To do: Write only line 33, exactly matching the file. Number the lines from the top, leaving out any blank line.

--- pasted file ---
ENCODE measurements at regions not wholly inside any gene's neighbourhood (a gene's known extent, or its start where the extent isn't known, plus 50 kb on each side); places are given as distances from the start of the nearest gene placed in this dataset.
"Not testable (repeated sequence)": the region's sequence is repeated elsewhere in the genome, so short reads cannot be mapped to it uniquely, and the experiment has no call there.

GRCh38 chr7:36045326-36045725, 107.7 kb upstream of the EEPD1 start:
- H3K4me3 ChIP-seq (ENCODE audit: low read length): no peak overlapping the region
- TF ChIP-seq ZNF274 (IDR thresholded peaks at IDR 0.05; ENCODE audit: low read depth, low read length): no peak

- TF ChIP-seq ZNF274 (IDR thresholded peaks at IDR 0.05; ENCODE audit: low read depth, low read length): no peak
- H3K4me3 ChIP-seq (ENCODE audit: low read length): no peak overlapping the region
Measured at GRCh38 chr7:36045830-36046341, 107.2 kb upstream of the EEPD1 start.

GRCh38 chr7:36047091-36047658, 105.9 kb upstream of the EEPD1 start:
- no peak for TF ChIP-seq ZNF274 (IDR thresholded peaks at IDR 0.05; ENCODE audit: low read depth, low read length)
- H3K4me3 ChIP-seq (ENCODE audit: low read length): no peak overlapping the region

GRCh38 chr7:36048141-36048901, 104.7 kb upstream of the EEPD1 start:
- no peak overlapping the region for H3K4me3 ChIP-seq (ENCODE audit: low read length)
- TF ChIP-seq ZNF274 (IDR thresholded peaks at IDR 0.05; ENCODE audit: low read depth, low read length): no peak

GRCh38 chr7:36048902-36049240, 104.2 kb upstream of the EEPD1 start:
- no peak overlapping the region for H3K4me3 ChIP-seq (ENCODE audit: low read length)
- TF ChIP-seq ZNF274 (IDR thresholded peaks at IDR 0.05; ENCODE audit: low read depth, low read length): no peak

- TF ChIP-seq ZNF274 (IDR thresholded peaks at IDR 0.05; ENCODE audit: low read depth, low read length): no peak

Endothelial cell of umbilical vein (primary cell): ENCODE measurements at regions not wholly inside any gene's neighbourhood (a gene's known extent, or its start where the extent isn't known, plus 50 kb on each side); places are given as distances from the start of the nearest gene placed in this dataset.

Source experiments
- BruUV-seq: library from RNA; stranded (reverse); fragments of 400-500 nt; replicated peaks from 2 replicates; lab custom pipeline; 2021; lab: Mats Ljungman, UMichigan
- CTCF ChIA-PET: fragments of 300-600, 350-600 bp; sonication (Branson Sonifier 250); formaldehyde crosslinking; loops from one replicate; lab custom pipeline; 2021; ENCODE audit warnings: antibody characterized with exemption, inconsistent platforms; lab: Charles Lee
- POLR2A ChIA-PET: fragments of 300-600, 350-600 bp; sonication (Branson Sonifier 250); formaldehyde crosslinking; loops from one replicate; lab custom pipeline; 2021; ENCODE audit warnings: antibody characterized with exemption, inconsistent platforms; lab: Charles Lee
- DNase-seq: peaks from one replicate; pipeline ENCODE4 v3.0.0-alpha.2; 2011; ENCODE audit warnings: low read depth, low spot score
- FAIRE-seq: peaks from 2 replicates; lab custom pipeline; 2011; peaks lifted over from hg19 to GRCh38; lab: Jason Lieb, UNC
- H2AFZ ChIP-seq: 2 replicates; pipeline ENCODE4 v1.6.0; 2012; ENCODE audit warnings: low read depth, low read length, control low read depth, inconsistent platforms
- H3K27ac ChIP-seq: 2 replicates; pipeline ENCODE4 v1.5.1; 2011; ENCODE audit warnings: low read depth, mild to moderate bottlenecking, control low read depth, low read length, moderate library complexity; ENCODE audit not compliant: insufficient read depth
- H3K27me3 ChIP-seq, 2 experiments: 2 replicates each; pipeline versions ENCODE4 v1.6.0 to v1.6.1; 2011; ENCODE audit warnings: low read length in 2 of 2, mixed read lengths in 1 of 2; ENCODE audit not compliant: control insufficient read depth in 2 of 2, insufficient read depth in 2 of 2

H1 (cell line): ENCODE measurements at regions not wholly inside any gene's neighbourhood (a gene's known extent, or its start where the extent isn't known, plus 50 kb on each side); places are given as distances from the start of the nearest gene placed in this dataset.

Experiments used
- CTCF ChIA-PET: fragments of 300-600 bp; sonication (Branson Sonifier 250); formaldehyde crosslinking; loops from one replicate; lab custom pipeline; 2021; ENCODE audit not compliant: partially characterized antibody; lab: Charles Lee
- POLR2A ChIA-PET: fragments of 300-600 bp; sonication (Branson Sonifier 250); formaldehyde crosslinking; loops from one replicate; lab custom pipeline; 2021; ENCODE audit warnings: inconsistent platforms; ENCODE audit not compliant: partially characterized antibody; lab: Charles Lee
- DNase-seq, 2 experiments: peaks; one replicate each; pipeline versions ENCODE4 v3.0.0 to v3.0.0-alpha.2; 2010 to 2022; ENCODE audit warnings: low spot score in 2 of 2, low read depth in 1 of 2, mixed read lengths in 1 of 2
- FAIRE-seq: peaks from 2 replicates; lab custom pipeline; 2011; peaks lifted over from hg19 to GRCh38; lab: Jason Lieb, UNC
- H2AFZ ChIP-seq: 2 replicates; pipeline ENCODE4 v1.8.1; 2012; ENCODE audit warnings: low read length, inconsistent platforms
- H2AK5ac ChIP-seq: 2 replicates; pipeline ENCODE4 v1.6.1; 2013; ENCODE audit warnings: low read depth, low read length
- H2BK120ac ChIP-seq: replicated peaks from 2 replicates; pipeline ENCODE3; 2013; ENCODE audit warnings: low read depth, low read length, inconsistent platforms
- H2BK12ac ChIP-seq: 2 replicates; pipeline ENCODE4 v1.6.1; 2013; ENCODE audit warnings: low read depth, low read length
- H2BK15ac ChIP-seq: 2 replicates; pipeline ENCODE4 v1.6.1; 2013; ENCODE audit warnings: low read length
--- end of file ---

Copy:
- DNase-seq, 2 experiments: peaks; one replicate each; pipeline versions ENCODE4 v3.0.0 to v3.0.0-alpha.2; 2010 to 2022; ENCODE audit warnings: low spot score in 2 of 2, low read depth in 1 of 2, mixed read lengths in 1 of 2